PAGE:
Political Tension is Growing in the Eurozone
The euro traded at $1.3132 on Friday morning as investors eyed political tension in the region cautiously. Although things have been relatively calm recently, several of the region's struggling members have seen political uncertainty over the past few weeks which many analysts say could threaten the region's stability.
Spanish Prime Minister Mariano Rajoy has been linked to a corruption and embezzlement scheme that broke out earlier this year. The Spanish Prime Minister, whose ethics are already considered questionable, is facing calls from the public to resign after he was linked to a profit taking scheme through text messages.
In Portugal, the coalition government is holding together by a thread as the nation attempts to kick start its economy. After two government officials resigned over the nation's austerity measures, the socialist party asked the Portuguese parliament to put a stop to the nation's belt tightening reforms. Since then, there has been talk about renegotiating the terms of the nation's bailout package. Despite harsh threats from the troika, Portugal has been granted an extension before its next bailout review.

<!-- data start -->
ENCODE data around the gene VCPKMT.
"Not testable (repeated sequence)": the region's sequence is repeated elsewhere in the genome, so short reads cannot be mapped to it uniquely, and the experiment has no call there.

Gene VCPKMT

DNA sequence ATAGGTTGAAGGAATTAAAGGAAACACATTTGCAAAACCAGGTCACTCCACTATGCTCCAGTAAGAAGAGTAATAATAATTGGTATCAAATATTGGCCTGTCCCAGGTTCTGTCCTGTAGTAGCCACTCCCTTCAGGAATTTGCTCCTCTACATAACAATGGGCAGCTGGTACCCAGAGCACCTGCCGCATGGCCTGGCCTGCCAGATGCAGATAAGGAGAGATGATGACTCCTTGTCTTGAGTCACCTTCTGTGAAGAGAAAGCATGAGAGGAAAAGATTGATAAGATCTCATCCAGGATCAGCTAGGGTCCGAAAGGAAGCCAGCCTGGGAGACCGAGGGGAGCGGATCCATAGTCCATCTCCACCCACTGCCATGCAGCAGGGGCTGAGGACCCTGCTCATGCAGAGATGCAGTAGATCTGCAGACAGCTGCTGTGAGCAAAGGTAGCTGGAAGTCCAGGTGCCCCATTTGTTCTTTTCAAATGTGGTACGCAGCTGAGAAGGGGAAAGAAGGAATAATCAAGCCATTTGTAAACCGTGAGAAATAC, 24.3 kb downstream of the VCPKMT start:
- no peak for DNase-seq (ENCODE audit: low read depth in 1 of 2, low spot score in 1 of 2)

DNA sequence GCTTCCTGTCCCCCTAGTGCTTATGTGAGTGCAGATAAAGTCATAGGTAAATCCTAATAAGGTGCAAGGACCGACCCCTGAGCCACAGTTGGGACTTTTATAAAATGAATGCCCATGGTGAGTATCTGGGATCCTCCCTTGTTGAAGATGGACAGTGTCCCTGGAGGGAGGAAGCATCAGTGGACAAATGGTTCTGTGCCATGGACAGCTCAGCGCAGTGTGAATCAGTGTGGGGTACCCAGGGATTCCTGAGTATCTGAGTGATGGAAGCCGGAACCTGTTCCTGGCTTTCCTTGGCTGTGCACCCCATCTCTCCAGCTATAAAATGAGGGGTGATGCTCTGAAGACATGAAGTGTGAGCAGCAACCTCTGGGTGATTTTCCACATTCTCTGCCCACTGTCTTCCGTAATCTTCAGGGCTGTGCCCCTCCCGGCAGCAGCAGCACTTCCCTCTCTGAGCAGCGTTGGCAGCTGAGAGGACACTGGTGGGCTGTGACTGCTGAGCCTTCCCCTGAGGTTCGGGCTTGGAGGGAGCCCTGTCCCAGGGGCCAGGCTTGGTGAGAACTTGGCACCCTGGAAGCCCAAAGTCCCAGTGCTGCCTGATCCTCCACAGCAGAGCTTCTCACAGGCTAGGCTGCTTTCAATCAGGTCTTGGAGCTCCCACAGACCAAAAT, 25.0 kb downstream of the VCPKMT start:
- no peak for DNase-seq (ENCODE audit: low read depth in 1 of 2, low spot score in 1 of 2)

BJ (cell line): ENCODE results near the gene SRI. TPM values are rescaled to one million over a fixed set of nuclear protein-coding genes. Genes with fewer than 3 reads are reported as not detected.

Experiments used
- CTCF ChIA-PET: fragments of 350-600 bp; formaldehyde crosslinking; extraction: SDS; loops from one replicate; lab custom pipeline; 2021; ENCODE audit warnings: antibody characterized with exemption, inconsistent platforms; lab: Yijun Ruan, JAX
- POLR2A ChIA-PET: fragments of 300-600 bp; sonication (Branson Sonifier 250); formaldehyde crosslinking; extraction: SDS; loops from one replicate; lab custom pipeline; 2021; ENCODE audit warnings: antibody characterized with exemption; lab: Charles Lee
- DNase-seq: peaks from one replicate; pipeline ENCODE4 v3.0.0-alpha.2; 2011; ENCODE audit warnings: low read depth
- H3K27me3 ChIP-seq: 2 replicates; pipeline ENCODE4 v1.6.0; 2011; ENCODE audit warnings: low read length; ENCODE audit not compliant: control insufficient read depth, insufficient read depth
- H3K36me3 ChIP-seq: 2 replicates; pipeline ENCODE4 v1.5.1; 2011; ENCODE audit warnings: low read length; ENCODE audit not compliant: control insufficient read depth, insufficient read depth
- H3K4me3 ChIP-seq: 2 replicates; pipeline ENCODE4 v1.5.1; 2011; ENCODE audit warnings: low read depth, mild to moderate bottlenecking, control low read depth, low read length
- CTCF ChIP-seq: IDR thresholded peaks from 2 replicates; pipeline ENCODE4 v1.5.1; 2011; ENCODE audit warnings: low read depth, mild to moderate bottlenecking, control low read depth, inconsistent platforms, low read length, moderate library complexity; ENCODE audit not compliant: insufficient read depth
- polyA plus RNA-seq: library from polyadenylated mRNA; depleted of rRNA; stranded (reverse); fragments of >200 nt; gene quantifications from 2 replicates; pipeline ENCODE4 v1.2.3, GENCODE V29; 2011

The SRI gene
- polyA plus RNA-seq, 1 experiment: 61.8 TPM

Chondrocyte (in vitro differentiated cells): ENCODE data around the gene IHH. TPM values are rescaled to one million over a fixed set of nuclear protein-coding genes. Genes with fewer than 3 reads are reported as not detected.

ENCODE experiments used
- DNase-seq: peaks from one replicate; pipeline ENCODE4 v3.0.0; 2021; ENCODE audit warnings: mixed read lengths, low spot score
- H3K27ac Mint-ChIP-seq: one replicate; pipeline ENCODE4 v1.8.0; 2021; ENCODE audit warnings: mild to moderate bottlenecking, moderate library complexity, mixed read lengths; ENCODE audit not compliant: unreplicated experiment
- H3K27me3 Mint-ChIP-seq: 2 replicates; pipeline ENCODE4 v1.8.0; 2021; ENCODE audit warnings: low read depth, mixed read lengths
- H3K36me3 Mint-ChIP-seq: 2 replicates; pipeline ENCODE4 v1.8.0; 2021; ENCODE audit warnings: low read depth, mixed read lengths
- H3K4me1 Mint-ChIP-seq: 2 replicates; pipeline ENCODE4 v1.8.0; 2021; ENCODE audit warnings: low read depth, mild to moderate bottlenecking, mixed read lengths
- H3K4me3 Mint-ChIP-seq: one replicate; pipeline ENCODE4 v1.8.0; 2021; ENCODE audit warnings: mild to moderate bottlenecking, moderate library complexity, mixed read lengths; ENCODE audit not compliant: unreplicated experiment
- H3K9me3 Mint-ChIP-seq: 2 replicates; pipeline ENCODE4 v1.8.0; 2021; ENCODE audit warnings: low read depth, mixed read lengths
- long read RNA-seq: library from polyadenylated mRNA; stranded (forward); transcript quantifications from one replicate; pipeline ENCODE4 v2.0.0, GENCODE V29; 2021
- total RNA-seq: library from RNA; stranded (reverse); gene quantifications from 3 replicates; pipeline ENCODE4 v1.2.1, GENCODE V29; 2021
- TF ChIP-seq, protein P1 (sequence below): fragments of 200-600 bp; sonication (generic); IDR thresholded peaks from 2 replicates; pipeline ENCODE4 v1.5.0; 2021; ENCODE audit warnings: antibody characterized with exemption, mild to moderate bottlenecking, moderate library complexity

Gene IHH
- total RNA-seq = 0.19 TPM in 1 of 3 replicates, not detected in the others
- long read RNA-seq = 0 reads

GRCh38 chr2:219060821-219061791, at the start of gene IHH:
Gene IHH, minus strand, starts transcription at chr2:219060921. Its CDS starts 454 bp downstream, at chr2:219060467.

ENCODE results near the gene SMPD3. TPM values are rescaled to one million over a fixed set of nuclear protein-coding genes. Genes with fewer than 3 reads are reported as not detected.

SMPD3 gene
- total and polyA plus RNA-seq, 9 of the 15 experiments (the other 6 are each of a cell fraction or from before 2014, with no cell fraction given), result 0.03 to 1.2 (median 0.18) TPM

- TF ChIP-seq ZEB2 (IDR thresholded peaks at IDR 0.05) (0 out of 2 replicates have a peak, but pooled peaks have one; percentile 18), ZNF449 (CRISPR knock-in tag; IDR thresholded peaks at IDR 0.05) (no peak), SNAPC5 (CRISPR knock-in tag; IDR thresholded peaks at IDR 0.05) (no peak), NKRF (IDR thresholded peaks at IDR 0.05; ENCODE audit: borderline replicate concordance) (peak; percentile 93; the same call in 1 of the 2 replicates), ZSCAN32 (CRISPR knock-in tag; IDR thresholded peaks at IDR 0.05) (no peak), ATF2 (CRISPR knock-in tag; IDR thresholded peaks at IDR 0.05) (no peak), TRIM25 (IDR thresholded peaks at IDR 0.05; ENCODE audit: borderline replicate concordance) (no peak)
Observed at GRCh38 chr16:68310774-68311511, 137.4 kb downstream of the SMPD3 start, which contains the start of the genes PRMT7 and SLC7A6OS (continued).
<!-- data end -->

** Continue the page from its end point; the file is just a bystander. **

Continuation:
Now, trouble in Greece is adding fuel to worries that the recent calm in the eurozone is nearing its end. CNBC reported that after the Greek government cut thousands of public sector jobs to satisfy its foreign creditors on Thursday, people took to the streets in protest. The cuts came as the nation attempted to close a funding gap and satisfy the troika before its next bailout review in October. With sky high unemployment and more jobs cuts on the way, Greek citizens have become disillusioned with their nation's government. Such a sentiment has given momentum to anti-austerity parties like SYRIZA, which some say would threaten a Greek exit from the eurozone if it came to power.
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